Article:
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Kim's Convenience by Ins Choi.

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Title: Kim's Convenience.
Author: Ins Choi.
Genre: Fiction, plays, immigration, family, humour.
Country: Canada.
Language: English.
Publication Date: 2011.
Summary: Mr. Kim is a first-generation Korean immigrant and the proud owner of Kim's Convenience, a variety store located in the heart of downtown Toronto's Regent Park neighbourhood. There, he spends his time serving an eclectic array of customers, catching petty thieves, and helpfully keeping the police apprised of illegally parked Japanese cars. As the neighbourhood quickly gentrifies, Mr. Kim is offered a generous sum of money to sell—enough to allow him and his wife to finally retire. But Kim's Convenience is more than just his livelihood—it is his legacy. Unfortunately, his daughter Janet has no interest in the business, and Mr. Kim hasn't spoken to his estranged son Jung in many years. This is a play of one Korean family struggling to face the future amidst the bitter memories of their past.

My rating: 8/10
My review:


♥ In 1965, there were seventy Korean immigrants in Canada. In 1967, the first Korean church was established at St. Luke's United Church on the corner of Sherbourne Street and Carlton Street in downtown Toronto. Originally named the Toronto Korean Church, it was renamed the Toronto Korean United Church after becoming a part of the United Churches of Canada. In 1973, the Ontario Korean Businessmen's Association (OKBA) was established. The organization offered group purchasing to small businesses through its wholesale outlet and serviced mainly Korean convenience store owners.

With the Korean church and the OKBA established, Koreans could come to Toronto, make friends, gain support, purchase a store, fill the store with products, and make a pretty good living without ever having to learn English. Korean convenience stores spread all over Toronto, as did the Korean churches. In 1980 there were 20,000 Koreans in Canada, and in 2011 that number rose to 200,000. I've always considered the church and the store to be the Umma and the Appa of Korean communities in Canada.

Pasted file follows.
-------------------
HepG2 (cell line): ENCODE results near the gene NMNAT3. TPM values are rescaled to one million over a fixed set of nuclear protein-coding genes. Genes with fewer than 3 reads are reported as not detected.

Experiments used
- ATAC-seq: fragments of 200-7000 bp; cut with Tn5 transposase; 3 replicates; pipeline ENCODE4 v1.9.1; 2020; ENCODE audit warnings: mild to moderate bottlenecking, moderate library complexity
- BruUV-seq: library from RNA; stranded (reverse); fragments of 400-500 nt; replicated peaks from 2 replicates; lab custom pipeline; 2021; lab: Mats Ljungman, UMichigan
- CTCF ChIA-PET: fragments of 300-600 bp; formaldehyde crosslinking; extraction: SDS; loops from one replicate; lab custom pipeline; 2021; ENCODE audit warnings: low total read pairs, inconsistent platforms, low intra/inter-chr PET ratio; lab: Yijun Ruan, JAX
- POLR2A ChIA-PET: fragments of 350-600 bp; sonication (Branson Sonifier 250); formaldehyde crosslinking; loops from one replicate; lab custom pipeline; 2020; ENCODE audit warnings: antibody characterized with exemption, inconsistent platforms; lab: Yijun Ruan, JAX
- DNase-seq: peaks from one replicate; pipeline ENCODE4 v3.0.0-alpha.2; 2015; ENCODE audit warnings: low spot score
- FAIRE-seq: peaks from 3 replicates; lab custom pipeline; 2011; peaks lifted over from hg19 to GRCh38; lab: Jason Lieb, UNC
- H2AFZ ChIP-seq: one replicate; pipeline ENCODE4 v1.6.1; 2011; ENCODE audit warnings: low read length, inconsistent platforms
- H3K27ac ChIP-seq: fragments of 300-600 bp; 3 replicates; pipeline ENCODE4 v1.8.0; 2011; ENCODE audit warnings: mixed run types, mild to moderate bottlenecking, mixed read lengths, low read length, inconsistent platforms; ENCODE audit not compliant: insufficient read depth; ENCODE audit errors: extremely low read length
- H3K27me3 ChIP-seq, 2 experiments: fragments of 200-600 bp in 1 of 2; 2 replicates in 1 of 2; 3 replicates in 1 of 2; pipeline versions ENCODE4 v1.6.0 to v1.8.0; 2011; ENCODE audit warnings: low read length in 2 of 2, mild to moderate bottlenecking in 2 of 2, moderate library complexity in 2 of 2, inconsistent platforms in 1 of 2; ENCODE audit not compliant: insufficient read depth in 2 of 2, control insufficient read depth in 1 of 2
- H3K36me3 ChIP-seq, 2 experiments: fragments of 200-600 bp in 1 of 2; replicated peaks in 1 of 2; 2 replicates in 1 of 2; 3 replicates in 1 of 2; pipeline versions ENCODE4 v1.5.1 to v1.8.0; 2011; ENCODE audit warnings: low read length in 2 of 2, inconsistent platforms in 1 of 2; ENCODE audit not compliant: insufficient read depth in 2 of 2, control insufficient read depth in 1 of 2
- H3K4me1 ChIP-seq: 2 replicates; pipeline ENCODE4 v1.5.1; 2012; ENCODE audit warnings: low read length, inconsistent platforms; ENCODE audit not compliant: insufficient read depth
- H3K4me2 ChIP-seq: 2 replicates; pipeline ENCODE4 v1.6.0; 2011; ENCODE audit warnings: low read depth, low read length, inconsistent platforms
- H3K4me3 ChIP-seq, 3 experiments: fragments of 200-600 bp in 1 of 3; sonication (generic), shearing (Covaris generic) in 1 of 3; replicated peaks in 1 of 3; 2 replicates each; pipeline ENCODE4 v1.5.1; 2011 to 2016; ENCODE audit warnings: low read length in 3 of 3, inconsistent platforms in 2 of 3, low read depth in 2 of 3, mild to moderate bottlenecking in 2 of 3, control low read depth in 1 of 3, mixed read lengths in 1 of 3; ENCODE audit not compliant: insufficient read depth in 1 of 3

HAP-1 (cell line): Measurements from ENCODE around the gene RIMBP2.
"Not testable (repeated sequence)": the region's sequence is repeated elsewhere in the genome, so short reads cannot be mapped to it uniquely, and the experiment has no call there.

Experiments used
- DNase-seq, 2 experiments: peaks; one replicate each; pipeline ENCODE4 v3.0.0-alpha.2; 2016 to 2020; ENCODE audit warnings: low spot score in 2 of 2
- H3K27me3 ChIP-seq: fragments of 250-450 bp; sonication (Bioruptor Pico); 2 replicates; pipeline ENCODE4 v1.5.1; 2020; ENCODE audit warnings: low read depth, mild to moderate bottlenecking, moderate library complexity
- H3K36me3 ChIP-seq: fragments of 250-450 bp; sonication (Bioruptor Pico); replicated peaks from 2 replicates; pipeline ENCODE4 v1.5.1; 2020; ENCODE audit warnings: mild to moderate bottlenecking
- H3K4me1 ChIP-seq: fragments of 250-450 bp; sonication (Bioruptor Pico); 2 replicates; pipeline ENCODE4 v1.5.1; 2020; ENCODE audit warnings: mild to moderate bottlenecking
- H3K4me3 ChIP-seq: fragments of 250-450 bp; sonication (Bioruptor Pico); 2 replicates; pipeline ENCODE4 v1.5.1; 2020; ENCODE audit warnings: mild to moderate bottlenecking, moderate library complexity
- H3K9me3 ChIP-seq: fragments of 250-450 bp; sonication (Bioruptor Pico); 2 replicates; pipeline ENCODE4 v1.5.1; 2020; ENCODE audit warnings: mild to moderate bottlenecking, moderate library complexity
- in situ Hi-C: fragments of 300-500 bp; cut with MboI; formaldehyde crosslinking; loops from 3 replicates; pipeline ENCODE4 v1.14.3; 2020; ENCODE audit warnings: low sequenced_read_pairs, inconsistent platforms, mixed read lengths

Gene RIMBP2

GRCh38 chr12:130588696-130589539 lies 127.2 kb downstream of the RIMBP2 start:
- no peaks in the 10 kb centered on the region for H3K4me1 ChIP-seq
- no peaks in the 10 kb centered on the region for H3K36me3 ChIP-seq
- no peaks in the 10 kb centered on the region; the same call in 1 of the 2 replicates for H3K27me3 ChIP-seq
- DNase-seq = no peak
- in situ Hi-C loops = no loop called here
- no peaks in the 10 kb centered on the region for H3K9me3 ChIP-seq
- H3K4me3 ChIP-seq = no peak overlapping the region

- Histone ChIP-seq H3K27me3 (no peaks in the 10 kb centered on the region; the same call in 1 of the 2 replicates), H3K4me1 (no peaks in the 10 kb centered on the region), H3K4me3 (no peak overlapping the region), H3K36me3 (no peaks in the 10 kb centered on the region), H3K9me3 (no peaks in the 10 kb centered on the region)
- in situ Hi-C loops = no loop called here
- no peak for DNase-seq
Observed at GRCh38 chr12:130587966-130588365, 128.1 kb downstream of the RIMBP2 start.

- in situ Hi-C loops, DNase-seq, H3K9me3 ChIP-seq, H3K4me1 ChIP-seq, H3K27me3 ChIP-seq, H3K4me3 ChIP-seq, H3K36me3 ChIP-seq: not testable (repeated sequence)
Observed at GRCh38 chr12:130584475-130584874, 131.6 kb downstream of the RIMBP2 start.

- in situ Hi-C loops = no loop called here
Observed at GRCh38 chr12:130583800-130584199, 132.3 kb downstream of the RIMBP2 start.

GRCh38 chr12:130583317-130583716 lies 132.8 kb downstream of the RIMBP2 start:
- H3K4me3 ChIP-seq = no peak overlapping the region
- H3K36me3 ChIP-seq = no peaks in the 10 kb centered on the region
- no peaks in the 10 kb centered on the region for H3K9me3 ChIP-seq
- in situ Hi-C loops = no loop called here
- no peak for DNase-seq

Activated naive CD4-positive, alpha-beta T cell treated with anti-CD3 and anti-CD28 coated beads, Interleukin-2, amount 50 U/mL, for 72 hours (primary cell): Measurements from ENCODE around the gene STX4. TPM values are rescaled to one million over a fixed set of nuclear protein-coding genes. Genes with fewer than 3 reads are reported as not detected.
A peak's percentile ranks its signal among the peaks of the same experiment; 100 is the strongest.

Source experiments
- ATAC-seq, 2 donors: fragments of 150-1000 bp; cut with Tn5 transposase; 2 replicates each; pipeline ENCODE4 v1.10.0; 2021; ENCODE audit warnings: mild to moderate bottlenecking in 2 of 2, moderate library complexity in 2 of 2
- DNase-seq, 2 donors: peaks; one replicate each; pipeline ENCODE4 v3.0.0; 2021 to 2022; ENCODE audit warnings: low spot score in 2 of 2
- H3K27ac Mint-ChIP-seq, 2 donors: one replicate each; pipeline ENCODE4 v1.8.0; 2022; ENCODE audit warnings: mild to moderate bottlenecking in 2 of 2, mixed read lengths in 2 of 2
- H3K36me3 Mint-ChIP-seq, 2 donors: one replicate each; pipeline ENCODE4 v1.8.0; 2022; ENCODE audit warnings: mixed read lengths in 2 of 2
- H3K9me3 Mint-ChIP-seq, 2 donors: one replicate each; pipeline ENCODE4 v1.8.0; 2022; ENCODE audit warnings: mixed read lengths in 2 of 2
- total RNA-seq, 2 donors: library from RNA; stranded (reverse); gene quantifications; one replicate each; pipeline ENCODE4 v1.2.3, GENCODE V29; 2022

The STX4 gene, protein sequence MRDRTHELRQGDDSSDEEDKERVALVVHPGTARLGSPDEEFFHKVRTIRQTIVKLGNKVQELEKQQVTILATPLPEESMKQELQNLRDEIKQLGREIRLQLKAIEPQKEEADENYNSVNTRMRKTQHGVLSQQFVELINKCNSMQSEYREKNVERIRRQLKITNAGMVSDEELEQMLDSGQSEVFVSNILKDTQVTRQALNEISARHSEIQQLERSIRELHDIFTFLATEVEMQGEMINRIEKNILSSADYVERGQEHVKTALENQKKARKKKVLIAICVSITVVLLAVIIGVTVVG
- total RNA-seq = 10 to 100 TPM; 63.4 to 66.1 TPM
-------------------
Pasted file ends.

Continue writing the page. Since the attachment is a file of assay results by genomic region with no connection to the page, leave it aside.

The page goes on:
~~from Introduction.

♥ RICH: You're not hearing me. (Picking up a can.) The picture, right here, it's ginseng.

APPA: No, picture is insam.

RICH: Yo—forget it, it's no big deal. (Putting the can back.)

APPA: Yo, it's very big deal. Look same, not same thing. 1904. You know what happen in 1904? Japan attack Korea.

RICH: Japan attacked Korea?

APPA: Yah.

RICH: In 1904?

APPA: Yah.

RICH: Are you Japanese?

APPA: No.

RICH: You look Japanese.

APPA: No.

RICH: Yo, you look like that guy in The Last Samurai.

APPA: Who, Tom Cruise?

RICH: No, the Japanese guy.

APPA: Look same, not same thing. You look like you is from Kenya.

RICH: I am from Kenya. I was born here. How'd you know that?

APPA: I can tell.

RICH: Really?

APPA: Yeah. Really.

RICH: Yo, that is cool.

APPA: I know. I am.

RICH: Why were we talking about Japan attacking Korea?

APPA: Japan attack Korea 1904, make slave of Korean. I am Korean. Ginseng is Japanese name. Insam is Korean name. (Beat.) Look same—

APPA & RICHIE: —not same thing.

APPA: You understand.

RICH: Yeah, I gotcha. Hook me up.

APPA: Okay. I hook up.

♥ JANET: How many times do I have to tell you, Appa, Japanese people aren't the only ones driving Japanese cars.

APPA: You buy Japanese, you is guilty by associationship.

JANET: What about your Canon SLR camera, made in Japan?

APPA: Appa get half-price.

JANET: Your money still went to Japan.

APPA: Half-price, I rip off Japan.

JANET: Still Japanese.

APPA: I scratch name. Nobody can tell. Talk to police.

JANET: What about Mr. Shin? He's a salesman for Honda.

APPA: Mr. Shin is Mr. Shit.